Law in Contemporary Society


Eben Moglen is the only law professor I’ve met who assigned reading an obituary for his class.

The obituary was that of John Stallings, a mathematician who found a proof for part of the Poincaré Conjecture. But his achievement was not the point of the assignment.

In a paper titled, “How Not to Prove the Poincaré Conjecture” in 1965, Dr. Stallings confessed that he had sought to find a final, complete proof. After he had explained his errors “in hope of deterring others from making similar mistakes,” Dr. Stallings ended on a musing note:

“I was unable to find flaws in my ‘proof’ for quite a while, even though the error is very obvious. It was a psychological problem, a blindness, an excitement, an inhibition of reasoning by an underlying fear of being wrong. Techniques leading to the abandonment of such inhibitions should be cultivated by every honest mathematician.”

It was this lesson that was the point of the assignment.

Whilst previously I used to skip the obituaries, I now make it a point to read them.

Perhaps, by seeing how others have lived, I may make a full discovery of who I really am as I work out my purpose in life.

That is Your Work

As a student of comparative theology, I’ve came across theologians (all of them men!) like Augustine, Paul Tillich, James Cone, Al-Ghazali, and Asghar Ali. I’ve never heard of Nancy Eiesland.

Prof. Eiesland died on March 10th, 2009. Pain was her lot in life. By the time she was 13, she had had 11 operations for her congenital bone defect.

As a graduate student at Candler School of Theology, Ms. Eiesland complained that for all Christianity’s professed concern for the poor and oppressed, the disabled were ignored. Her then-professor looked at her and said, “That is your work”.

Ms. Eiesland accepted this challenge and went on to develop a coherent theology of disability which was a most powerful discussion of God to arise from disability studies.

Reading her obituary made me realize that I have never made it a point to read works by female theologians nor had I ever thought about the disabled. And more importantly, I have not really thought about my work.

My Disabilities & Lessons from John Franklin

More often than not, I’ve obsessed instead on my “disabilities” (didn’t attend a liberal arts college, not a member of the dominant race, working class parents, etc.).

Ultimately, I am responsible for living my own life and for “finding myself”. If I persist in shifting this responsibility to my disabilities, I fail to find out the meaning of my own existence.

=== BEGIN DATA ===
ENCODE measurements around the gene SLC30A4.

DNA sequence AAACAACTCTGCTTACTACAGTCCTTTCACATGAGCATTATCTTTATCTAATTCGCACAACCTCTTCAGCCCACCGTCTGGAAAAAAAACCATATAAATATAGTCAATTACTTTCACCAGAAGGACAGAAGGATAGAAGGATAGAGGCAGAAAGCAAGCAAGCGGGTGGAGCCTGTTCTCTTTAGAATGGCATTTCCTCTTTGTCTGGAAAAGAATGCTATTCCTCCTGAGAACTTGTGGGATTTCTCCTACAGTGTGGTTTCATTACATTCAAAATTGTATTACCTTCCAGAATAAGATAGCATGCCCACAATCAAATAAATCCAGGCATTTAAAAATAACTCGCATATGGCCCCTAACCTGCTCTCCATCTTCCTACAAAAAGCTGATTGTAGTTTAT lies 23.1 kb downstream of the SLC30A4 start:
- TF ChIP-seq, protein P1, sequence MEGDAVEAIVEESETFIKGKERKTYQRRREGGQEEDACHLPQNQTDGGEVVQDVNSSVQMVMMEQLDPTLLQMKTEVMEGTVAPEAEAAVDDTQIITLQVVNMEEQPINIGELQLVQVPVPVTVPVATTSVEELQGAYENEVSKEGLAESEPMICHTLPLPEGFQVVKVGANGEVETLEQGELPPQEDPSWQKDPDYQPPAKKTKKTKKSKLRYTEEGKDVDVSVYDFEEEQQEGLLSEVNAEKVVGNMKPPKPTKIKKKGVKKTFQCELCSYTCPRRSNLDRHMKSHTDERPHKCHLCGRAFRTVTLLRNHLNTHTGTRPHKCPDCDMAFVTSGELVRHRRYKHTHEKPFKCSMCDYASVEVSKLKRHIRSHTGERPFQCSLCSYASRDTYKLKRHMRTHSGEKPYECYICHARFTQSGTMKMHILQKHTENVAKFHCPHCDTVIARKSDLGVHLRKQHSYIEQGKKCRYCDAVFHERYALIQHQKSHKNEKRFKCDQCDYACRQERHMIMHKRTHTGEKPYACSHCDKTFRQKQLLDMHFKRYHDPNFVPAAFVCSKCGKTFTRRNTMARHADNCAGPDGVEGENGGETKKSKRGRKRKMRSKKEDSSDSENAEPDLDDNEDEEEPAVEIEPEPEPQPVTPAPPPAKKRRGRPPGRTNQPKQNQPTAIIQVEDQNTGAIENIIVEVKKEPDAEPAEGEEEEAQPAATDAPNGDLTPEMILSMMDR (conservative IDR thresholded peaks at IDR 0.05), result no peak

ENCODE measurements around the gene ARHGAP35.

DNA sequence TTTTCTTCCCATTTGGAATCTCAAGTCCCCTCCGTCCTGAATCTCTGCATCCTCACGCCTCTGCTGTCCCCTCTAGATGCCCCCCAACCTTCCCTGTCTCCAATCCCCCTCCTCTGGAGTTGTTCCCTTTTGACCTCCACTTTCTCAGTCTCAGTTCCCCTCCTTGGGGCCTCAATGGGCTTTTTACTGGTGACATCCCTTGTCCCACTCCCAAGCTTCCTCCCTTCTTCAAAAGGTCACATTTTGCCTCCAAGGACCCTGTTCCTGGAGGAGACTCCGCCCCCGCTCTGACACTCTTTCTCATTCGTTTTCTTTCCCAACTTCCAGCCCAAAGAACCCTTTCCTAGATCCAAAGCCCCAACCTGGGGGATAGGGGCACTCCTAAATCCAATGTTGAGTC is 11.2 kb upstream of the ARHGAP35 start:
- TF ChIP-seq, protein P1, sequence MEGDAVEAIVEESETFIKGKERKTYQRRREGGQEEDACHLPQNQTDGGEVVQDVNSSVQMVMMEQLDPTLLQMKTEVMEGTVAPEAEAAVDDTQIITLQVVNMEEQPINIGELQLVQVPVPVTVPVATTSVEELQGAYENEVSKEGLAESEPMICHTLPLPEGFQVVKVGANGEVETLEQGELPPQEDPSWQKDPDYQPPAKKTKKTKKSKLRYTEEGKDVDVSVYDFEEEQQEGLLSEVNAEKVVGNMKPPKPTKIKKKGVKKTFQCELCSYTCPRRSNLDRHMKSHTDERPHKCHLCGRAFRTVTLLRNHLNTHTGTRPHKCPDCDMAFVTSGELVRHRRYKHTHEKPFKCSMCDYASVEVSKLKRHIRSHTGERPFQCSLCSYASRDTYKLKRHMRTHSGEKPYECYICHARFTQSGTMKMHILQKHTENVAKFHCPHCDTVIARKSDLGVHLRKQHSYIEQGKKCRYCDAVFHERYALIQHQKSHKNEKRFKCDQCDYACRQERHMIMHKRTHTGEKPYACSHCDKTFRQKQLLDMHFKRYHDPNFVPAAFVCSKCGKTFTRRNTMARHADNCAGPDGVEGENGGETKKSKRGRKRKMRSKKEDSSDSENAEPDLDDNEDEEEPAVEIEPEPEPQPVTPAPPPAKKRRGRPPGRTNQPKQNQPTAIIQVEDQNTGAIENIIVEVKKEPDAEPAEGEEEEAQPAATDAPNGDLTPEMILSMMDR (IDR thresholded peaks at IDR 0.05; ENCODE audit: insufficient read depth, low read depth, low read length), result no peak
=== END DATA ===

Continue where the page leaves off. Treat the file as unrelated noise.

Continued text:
John Hope Franklin wasn’t a member of the dominant race. He was forced off an all-white train and made to sit in a segregated section of the Tulsa opera house. He was barred from admission to the University of Oklahoma. As a historian, Prof. Franklin’s scholarship wove the black experience back into the national tapestry. Unlike many after him, he did not see "black history" as an independent discipline. Rather, what he did was to revise American history as a whole.

“I have struggled to understand,” he once said, “how it is that we could fight for independence and, at the very same time, use that newly won independence to enslave many who had joined in the fight for independence”.

“As a student of history, I have attempted to explain it historically, but that explanation has not been all that satisfactory. That has left me no alternative but to use my knowledge of history, and whatever other knowledge and skills I have, to present the case for change in keeping with the express purpose of attaining the promised goals of equality for all peoples.”

John Hope Franklin, historian of race in the United States, died on March 25th, aged 94.


A friend once said that New York is a city of exiles for those who are not a member of the dominant elites. I have come to the end of my exile and soon I will be heading home. If the obituaries have taught me anything, it would be that the meaning of my life is not to be looked for merely in the sum total of my own achievements. It is to be seen in the light of my achievements and failures with the achievements and failures of my own generation, society and time. I hope that when it’s my turn to die, my obituary would read: “The fruits of his labor were not his alone for they paved the way for the achievements of others”.

-- AlfianKuchit - 29 Apr 2009

  • I think this is beautifully felt, and gracefully made. Thank you for writing it. May you become who you want to be.


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r5 - 08 Jan 2010 - 22:46:08 - IanSullivan
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